Rules on gift aid for charitable attractions pdf version
Rules on Gift Aid for Charitable Attractions
What is Gift Aid?
Gift Aid increases the value of donations given to charities by UK taxpayers. It
allows them to reclaim the basic rate of tax from the government, meaning they
can claim an extra 25p for every £1 that is gifted. The scheme was first
introduced in 2000, but new rules have been in operation since April 2006.
Can I be involved in Gift Aid?
If you are an eligible charitable attraction that accepts donations from visitors, who are UK taxpayers, and provide
free admission in return, yes.
Can I claim Gift Aid on my admission fee?
Standard admission fees are not eligible for Gift Aid.
In order to claim Gift Aid on a standard admission fee, the visitor must donate at least an extra 10% of the
The total amount of the entry cost + the extra donation is then treated as a donation for Gift Aid purposes, not just
the additional 10%.
For example, a visitor paying the standard £10 entry fee has not donated and Gift Aid cannot be claimed on that
amount. If another visitor pays the £10 entry fee, plus an additional £1 as a donation, then the entire £11 can be Gift
The opportunity to make a gift to receive a right of admission must always be available to the public, which means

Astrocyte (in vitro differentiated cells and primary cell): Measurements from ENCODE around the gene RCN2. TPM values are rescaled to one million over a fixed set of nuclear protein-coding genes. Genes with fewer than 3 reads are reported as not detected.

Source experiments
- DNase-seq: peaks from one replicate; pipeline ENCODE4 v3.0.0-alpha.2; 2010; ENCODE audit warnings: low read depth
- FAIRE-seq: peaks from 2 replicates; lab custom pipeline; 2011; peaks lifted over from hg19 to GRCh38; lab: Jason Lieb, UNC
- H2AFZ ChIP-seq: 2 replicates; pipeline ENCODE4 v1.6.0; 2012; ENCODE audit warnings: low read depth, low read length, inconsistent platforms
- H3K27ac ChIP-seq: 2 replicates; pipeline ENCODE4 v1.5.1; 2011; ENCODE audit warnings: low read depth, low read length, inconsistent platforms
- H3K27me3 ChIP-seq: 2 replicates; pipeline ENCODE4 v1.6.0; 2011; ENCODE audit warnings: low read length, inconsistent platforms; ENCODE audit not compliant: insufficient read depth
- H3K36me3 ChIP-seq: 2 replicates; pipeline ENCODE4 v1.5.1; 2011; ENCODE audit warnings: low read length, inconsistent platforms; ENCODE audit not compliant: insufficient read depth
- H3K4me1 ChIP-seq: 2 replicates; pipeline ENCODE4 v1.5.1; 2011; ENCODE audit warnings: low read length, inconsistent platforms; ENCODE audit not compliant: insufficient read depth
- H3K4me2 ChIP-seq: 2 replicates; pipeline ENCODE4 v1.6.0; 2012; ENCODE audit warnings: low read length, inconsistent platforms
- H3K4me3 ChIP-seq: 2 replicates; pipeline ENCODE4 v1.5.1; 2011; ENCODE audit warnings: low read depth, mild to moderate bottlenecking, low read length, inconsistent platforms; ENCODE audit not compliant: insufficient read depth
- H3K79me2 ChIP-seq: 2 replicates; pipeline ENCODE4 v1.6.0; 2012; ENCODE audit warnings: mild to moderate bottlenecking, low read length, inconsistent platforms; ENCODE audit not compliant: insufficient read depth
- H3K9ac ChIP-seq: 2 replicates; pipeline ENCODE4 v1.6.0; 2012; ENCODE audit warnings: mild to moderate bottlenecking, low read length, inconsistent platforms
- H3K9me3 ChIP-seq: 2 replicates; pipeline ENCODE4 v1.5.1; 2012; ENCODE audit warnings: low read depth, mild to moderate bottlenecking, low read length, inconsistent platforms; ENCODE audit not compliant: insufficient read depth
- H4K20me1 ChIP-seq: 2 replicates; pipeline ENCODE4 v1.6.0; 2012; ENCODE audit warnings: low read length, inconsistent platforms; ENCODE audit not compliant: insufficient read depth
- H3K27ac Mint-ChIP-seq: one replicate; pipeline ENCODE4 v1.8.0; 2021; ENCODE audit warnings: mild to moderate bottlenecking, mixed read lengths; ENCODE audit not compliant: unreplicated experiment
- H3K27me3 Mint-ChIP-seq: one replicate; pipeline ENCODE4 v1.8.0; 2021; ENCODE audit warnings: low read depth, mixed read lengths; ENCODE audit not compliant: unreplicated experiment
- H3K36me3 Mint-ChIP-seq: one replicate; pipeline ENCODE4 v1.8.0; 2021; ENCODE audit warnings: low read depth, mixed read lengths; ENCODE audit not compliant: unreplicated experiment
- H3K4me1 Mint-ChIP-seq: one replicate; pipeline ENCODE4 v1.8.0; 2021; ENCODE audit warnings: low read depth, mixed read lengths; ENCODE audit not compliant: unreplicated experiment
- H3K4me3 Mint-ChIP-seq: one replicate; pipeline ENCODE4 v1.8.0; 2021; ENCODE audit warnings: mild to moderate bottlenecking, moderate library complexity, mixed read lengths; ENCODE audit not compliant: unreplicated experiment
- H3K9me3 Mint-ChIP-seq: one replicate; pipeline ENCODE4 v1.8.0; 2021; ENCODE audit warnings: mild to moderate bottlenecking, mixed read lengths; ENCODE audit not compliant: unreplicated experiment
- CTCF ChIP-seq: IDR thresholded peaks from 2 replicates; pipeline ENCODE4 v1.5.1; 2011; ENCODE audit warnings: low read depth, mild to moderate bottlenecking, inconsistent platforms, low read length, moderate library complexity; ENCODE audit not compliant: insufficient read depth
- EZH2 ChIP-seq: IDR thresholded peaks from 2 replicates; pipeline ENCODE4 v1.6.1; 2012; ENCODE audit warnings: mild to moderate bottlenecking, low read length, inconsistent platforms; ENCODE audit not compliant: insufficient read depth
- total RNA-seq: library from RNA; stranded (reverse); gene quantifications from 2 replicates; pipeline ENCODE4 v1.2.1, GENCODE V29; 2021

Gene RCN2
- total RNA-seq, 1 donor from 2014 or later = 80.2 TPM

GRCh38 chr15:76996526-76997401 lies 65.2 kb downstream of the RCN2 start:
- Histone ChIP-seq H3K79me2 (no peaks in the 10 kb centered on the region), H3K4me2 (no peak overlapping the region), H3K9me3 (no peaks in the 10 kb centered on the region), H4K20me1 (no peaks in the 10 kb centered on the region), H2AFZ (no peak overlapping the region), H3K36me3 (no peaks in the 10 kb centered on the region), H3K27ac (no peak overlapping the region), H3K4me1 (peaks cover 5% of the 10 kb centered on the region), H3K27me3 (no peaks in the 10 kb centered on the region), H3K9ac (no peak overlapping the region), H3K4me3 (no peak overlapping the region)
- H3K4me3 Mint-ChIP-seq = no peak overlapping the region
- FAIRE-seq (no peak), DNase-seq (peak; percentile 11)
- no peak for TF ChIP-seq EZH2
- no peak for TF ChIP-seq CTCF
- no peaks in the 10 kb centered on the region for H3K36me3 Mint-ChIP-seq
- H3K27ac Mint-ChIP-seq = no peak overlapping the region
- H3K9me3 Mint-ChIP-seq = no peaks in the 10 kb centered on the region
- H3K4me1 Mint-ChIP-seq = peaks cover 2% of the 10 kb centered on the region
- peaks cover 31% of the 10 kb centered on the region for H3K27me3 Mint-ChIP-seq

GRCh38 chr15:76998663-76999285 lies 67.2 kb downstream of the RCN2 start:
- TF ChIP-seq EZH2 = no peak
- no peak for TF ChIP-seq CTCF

that the right of admission to view charity property must not be made conditional upon the donor making a
Gift Aid declaration. If the visitor is denied the right to choose to pay the standard admission charge, then payment
of the extra 10% is not a freely given gift and cannot be a qualifying donation.
Does Not Qualify for Gift Aid Qualifies for Gift Aid
A standard admission fee
A reduced entrance fee, following a donation
A standard admission fee + at least 10%
A donation to allow admission for 12 months (please
Can I claim Gift Aid on my annual pass?
Yes, as long as the rights of admission for the visitor last for at least one year and the visitor can gain entry
at all the times that members of the public can gain admission.
Charities can opt to:
1. Accept a donation and allow free admission for all visits during the period covered, but the charity can
specify up to five days when the right of free admission does not apply. However, a visitor who
chooses to make a donation but does not complete a Gift Aid declaration must also be able to gain
free admission on the same terms.